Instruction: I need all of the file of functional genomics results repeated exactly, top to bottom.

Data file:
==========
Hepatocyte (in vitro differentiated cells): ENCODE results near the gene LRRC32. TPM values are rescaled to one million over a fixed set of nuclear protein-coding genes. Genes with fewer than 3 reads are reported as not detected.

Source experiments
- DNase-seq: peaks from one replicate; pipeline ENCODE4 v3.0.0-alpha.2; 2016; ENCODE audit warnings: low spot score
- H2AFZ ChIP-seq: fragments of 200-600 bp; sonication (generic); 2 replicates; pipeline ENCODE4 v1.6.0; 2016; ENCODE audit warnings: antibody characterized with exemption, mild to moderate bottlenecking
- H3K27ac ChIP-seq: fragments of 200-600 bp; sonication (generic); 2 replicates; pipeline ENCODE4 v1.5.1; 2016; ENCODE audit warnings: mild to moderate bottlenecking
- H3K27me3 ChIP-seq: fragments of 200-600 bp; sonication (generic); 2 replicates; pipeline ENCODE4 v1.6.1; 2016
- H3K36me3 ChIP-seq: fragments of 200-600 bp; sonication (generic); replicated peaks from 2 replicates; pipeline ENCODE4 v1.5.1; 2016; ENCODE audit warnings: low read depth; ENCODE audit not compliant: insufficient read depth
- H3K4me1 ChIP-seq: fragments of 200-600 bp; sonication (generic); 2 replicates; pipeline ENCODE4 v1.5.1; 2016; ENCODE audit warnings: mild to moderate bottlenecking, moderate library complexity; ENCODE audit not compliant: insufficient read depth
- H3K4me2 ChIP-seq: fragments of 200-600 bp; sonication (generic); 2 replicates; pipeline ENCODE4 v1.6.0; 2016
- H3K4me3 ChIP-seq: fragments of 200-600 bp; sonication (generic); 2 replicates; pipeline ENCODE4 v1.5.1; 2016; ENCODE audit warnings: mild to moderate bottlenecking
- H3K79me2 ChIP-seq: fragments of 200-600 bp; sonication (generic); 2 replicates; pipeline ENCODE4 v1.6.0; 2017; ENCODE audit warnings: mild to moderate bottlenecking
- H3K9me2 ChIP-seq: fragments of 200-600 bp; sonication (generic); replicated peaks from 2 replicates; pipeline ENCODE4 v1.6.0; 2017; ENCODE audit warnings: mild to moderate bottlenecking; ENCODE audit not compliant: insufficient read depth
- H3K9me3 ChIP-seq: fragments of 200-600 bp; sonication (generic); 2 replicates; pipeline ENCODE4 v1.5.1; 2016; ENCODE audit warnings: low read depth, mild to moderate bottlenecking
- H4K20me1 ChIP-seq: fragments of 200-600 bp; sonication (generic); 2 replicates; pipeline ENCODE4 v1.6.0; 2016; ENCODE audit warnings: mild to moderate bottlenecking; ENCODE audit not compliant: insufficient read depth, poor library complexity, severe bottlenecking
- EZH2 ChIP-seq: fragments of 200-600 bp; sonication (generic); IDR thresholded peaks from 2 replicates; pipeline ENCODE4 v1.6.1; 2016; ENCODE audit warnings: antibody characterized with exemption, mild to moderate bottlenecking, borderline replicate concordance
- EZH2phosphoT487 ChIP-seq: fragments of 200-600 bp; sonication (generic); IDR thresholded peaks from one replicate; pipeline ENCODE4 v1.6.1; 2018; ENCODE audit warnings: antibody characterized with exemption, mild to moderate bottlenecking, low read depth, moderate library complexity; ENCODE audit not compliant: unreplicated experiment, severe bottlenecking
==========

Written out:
Hepatocyte (in vitro differentiated cells): ENCODE results near the gene LRRC32. TPM values are rescaled to one million over a fixed set of nuclear protein-coding genes. Genes with fewer than 3 reads are reported as not detected.

Source experiments
- DNase-seq: peaks from one replicate; pipeline ENCODE4 v3.0.0-alpha.2; 2016; ENCODE audit warnings: low spot score
- H2AFZ ChIP-seq: fragments of 200-600 bp; sonication (generic); 2 replicates; pipeline ENCODE4 v1.6.0; 2016; ENCODE audit warnings: antibody characterized with exemption, mild to moderate bottlenecking
- H3K27ac ChIP-seq: fragments of 200-600 bp; sonication (generic); 2 replicates; pipeline ENCODE4 v1.5.1; 2016; ENCODE audit warnings: mild to moderate bottlenecking
- H3K27me3 ChIP-seq: fragments of 200-600 bp; sonication (generic); 2 replicates; pipeline ENCODE4 v1.6.1; 2016
- H3K36me3 ChIP-seq: fragments of 200-600 bp; sonication (generic); replicated peaks from 2 replicates; pipeline ENCODE4 v1.5.1; 2016; ENCODE audit warnings: low read depth; ENCODE audit not compliant: insufficient read depth
- H3K4me1 ChIP-seq: fragments of 200-600 bp; sonication (generic); 2 replicates; pipeline ENCODE4 v1.5.1; 2016; ENCODE audit warnings: mild to moderate bottlenecking, moderate library complexity; ENCODE audit not compliant: insufficient read depth
- H3K4me2 ChIP-seq: fragments of 200-600 bp; sonication (generic); 2 replicates; pipeline ENCODE4 v1.6.0; 2016
- H3K4me3 ChIP-seq: fragments of 200-600 bp; sonication (generic); 2 replicates; pipeline ENCODE4 v1.5.1; 2016; ENCODE audit warnings: mild to moderate bottlenecking
- H3K79me2 ChIP-seq: fragments of 200-600 bp; sonication (generic); 2 replicates; pipeline ENCODE4 v1.6.0; 2017; ENCODE audit warnings: mild to moderate bottlenecking
- H3K9me2 ChIP-seq: fragments of 200-600 bp; sonication (generic); replicated peaks from 2 replicates; pipeline ENCODE4 v1.6.0; 2017; ENCODE audit warnings: mild to moderate bottlenecking; ENCODE audit not compliant: insufficient read depth
- H3K9me3 ChIP-seq: fragments of 200-600 bp; sonication (generic); 2 replicates; pipeline ENCODE4 v1.5.1; 2016; ENCODE audit warnings: low read depth, mild to moderate bottlenecking
- H4K20me1 ChIP-seq: fragments of 200-600 bp; sonication (generic); 2 replicates; pipeline ENCODE4 v1.6.0; 2016; ENCODE audit warnings: mild to moderate bottlenecking; ENCODE audit not compliant: insufficient read depth, poor library complexity, severe bottlenecking
- EZH2 ChIP-seq: fragments of 200-600 bp; sonication (generic); IDR thresholded peaks from 2 replicates; pipeline ENCODE4 v1.6.1; 2016; ENCODE audit warnings: antibody characterized with exemption, mild to moderate bottlenecking, borderline replicate concordance
- EZH2phosphoT487 ChIP-seq: fragments of 200-600 bp; sonication (generic); IDR thresholded peaks from one replicate; pipeline ENCODE4 v1.6.1; 2018; ENCODE audit warnings: antibody characterized with exemption, mild to moderate bottlenecking, low read depth, moderate library complexity; ENCODE audit not compliant: unreplicated experiment, severe bottlenecking